A group charged with protecting a river on the Mahia Peninsula has won a prestigious award.
The Whangawehi Catchment Management Group were the only finalists from New Zealand at the Asia Pacific International River Prize Awards, held in Sydney on Tuesday, and won the Pacific category.
Whangawehi Group chairman Pat O'Brien said the judges were impressed by the community-driven project.
"The judges were highly impressed by the fact that this project was community-driven, with Māori leaders instrumental in setting up the vision and achieving and measuring the progress made."
"We are now exposed to the international sphere and this offers new opportunities to influence more change in our Pacific community."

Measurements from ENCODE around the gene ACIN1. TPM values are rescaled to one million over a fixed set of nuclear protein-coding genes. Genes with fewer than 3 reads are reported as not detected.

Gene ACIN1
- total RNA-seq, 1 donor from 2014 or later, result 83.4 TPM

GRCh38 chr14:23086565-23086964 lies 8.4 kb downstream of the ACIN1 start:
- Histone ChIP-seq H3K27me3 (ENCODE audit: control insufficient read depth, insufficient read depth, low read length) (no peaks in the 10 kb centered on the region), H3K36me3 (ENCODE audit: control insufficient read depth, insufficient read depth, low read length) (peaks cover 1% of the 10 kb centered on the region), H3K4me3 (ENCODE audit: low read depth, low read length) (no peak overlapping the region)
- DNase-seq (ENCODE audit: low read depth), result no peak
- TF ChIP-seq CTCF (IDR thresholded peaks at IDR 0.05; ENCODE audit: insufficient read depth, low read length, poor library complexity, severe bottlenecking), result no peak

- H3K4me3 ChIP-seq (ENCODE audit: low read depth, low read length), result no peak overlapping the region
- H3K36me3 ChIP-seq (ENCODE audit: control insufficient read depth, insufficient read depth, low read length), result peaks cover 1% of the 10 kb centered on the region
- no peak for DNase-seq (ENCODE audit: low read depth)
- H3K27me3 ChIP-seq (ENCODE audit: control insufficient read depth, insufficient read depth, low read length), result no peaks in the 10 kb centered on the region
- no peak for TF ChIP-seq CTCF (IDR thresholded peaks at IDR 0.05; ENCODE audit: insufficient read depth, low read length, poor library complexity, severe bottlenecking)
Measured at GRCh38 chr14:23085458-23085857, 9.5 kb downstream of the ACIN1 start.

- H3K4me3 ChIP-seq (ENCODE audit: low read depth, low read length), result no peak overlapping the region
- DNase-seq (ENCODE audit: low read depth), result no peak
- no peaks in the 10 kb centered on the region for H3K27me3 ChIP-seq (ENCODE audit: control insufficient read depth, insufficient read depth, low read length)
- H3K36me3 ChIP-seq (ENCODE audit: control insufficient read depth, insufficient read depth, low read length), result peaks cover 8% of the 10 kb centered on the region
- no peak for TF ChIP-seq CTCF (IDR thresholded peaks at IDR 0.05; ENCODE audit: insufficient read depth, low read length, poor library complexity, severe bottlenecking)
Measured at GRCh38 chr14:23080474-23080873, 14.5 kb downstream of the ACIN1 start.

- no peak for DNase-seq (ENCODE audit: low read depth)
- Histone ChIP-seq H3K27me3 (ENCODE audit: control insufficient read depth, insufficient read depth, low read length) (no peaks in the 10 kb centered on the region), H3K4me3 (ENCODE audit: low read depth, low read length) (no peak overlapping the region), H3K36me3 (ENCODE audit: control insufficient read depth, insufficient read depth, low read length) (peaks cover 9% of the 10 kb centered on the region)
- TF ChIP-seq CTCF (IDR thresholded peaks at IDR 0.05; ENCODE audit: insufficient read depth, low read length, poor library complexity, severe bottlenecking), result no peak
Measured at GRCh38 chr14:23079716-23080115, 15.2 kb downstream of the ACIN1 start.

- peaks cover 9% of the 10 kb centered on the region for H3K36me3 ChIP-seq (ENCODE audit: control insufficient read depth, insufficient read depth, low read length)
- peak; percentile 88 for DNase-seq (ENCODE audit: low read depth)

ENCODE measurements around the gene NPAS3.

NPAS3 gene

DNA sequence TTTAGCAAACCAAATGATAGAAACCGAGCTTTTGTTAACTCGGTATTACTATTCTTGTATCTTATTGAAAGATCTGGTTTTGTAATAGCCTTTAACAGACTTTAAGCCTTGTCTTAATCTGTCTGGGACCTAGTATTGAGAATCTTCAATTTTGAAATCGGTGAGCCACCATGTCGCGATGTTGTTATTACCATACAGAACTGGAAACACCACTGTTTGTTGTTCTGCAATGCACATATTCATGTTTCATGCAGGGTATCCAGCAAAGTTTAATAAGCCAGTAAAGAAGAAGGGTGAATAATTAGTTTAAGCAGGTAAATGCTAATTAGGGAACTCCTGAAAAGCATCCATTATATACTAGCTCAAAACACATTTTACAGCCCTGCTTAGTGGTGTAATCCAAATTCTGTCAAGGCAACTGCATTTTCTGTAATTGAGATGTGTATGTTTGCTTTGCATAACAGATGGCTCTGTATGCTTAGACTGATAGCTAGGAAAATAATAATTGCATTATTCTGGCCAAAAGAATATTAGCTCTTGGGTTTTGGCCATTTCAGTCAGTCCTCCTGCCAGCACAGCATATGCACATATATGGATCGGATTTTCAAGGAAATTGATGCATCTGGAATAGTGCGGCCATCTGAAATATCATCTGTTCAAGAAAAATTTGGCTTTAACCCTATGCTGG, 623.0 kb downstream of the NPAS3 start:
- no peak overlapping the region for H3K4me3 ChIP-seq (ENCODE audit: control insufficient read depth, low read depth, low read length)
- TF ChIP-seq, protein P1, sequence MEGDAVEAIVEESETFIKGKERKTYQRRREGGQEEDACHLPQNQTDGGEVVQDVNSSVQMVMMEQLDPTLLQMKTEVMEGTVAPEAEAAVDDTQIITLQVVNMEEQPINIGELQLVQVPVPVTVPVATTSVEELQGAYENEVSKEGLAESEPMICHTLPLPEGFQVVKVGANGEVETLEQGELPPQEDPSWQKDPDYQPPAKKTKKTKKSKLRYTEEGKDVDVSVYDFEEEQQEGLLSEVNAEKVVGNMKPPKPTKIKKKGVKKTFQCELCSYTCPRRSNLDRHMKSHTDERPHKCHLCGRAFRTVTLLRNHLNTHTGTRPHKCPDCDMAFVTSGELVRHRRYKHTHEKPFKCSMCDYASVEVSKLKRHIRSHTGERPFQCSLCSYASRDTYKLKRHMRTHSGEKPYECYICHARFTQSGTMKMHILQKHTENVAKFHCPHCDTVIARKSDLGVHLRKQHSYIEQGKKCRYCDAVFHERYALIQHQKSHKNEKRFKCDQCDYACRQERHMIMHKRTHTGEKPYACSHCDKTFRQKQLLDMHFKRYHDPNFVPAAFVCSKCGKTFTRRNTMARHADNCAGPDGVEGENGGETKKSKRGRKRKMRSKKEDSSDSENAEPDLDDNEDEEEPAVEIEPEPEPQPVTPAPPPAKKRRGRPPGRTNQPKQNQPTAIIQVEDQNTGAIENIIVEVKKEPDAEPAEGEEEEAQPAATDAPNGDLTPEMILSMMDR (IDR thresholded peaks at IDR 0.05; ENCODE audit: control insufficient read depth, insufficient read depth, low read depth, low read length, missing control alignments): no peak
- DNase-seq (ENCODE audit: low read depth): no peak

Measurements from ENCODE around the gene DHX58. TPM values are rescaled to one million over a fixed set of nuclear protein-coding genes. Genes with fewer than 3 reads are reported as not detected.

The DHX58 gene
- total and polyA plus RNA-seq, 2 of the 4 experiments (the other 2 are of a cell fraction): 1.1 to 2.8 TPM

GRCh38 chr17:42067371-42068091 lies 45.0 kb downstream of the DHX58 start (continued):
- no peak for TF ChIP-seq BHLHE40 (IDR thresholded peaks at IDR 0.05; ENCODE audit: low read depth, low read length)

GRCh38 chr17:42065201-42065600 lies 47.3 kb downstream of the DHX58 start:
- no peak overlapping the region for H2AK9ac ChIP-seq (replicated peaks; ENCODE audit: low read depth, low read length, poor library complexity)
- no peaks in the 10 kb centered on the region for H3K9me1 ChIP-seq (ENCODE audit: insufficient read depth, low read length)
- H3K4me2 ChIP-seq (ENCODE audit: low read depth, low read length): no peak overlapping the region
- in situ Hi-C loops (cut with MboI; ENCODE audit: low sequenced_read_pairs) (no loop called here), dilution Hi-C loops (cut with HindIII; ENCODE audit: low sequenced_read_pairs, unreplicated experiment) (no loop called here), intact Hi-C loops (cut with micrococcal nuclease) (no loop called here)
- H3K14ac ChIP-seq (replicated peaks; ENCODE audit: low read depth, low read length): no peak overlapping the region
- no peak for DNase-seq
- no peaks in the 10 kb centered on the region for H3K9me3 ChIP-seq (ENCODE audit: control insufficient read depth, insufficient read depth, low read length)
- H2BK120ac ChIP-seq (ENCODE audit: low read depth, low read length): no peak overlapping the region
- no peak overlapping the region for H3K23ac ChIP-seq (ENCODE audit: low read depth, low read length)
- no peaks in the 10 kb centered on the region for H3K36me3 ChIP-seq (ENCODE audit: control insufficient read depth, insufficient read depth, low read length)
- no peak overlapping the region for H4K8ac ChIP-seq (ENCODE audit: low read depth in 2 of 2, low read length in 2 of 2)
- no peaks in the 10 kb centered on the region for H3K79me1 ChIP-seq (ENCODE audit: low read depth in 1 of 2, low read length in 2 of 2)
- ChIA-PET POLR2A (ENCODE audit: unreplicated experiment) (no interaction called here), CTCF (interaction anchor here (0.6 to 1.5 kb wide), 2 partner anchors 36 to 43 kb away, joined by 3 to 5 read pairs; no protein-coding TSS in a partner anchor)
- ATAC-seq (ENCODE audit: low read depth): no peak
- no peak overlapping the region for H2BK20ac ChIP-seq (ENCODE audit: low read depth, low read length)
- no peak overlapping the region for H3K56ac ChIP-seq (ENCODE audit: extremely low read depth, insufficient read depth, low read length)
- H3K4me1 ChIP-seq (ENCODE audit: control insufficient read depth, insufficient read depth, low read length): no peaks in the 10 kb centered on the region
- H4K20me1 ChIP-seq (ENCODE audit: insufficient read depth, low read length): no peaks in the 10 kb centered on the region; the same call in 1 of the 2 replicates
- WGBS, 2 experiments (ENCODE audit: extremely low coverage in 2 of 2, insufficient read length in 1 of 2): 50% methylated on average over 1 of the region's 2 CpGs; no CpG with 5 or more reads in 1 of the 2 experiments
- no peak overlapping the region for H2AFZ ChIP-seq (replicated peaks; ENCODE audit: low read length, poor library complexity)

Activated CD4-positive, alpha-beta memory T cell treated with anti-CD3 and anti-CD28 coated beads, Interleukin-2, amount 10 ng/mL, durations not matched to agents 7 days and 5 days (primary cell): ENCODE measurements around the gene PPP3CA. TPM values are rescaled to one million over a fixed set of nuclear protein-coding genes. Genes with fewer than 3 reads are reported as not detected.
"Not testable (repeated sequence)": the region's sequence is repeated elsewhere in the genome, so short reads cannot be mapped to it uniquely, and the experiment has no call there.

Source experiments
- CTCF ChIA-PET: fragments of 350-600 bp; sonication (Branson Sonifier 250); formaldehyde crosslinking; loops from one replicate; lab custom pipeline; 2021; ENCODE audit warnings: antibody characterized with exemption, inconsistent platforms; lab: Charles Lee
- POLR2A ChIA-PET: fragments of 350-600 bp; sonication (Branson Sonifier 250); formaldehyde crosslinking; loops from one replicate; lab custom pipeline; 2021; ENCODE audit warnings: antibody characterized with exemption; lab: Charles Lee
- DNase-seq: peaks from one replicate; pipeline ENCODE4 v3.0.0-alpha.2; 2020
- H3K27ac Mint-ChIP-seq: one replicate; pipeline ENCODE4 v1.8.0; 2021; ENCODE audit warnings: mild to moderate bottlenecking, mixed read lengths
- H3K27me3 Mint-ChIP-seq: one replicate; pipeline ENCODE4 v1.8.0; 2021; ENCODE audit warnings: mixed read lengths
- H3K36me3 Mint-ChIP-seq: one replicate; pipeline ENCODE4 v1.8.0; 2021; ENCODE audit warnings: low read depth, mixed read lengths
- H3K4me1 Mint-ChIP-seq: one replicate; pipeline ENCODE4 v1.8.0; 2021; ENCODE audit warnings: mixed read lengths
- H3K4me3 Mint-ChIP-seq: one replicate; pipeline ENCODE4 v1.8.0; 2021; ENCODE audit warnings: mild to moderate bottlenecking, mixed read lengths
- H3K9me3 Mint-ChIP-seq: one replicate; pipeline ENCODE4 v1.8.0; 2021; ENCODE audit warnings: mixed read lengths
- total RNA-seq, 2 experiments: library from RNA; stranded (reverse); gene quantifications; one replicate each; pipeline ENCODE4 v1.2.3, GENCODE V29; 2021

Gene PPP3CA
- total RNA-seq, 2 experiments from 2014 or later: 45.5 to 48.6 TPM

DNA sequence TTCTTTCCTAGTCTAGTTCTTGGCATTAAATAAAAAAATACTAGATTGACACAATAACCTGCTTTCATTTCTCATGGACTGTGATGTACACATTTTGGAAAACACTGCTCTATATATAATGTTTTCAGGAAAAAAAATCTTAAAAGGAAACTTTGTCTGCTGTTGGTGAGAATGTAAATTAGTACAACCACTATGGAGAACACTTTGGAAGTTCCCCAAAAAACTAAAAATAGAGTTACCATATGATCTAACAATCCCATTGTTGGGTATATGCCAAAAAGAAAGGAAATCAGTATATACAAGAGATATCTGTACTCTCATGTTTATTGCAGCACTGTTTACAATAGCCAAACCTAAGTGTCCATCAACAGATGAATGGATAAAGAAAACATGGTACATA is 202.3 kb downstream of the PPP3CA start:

Hawke's Bay Regional Council spokesman Iain Maxwell said it was "a deserving tribute to a project that has truly set the bar for collaboration, partnership with tāngata whenua and community engagement".
The Whangawehi Catchment Management Group is a marae initiative that identified the Whangawehi stream as a sacred river needing protection and enhancement.
The group has helped land owners with initiatives such as fencing waterways, planting trees and pest control work.
In 2017 the project won New Zealand's most prestigious environmental award, the Green Ribbon Award.
Through it's efforts the group has seen an increase in native bird and fish life and a 15 per cent improvement in water quality, with whitebait and longfin eel populations also improving dramatically.